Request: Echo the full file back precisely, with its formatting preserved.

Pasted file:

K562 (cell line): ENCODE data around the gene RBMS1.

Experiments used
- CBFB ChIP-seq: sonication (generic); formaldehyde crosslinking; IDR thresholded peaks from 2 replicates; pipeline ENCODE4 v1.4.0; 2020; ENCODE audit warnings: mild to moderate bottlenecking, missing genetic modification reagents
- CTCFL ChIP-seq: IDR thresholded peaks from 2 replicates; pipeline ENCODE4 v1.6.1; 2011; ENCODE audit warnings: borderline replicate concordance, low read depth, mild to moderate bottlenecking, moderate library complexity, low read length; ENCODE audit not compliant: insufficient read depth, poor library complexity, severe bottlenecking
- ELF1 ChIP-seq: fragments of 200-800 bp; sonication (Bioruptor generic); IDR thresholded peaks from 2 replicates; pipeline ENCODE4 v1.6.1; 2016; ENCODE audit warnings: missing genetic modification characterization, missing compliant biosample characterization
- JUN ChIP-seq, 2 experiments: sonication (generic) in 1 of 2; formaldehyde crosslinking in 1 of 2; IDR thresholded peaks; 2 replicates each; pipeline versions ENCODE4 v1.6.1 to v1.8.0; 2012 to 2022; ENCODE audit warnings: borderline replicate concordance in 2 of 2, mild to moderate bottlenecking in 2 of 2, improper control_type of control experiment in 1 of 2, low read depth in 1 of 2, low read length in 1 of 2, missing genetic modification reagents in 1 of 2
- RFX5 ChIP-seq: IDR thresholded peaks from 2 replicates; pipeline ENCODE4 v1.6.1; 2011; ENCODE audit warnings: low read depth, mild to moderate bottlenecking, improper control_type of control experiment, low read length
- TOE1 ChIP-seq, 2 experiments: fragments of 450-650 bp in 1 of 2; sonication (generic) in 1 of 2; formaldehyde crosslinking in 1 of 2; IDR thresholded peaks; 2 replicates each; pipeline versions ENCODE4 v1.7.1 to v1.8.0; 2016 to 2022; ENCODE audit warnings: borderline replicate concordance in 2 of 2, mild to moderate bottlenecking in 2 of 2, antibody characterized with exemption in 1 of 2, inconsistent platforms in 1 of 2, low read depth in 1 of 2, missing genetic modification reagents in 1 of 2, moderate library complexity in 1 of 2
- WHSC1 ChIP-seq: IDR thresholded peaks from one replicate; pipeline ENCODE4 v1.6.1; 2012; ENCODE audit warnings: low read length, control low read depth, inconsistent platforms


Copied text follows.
K562 (cell line): ENCODE data around the gene RBMS1.

Experiments used
- CBFB ChIP-seq: sonication (generic); formaldehyde crosslinking; IDR thresholded peaks from 2 replicates; pipeline ENCODE4 v1.4.0; 2020; ENCODE audit warnings: mild to moderate bottlenecking, missing genetic modification reagents
- CTCFL ChIP-seq: IDR thresholded peaks from 2 replicates; pipeline ENCODE4 v1.6.1; 2011; ENCODE audit warnings: borderline replicate concordance, low read depth, mild to moderate bottlenecking, moderate library complexity, low read length; ENCODE audit not compliant: insufficient read depth, poor library complexity, severe bottlenecking
- ELF1 ChIP-seq: fragments of 200-800 bp; sonication (Bioruptor generic); IDR thresholded peaks from 2 replicates; pipeline ENCODE4 v1.6.1; 2016; ENCODE audit warnings: missing genetic modification characterization, missing compliant biosample characterization
- JUN ChIP-seq, 2 experiments: sonication (generic) in 1 of 2; formaldehyde crosslinking in 1 of 2; IDR thresholded peaks; 2 replicates each; pipeline versions ENCODE4 v1.6.1 to v1.8.0; 2012 to 2022; ENCODE audit warnings: borderline replicate concordance in 2 of 2, mild to moderate bottlenecking in 2 of 2, improper control_type of control experiment in 1 of 2, low read depth in 1 of 2, low read length in 1 of 2, missing genetic modification reagents in 1 of 2
- RFX5 ChIP-seq: IDR thresholded peaks from 2 replicates; pipeline ENCODE4 v1.6.1; 2011; ENCODE audit warnings: low read depth, mild to moderate bottlenecking, improper control_type of control experiment, low read length
- TOE1 ChIP-seq, 2 experiments: fragments of 450-650 bp in 1 of 2; sonication (generic) in 1 of 2; formaldehyde crosslinking in 1 of 2; IDR thresholded peaks; 2 replicates each; pipeline versions ENCODE4 v1.7.1 to v1.8.0; 2016 to 2022; ENCODE audit warnings: borderline replicate concordance in 2 of 2, mild to moderate bottlenecking in 2 of 2, antibody characterized with exemption in 1 of 2, inconsistent platforms in 1 of 2, low read depth in 1 of 2, missing genetic modification reagents in 1 of 2, moderate library complexity in 1 of 2
- WHSC1 ChIP-seq: IDR thresholded peaks from one replicate; pipeline ENCODE4 v1.6.1; 2012; ENCODE audit warnings: low read length, control low read depth, inconsistent platforms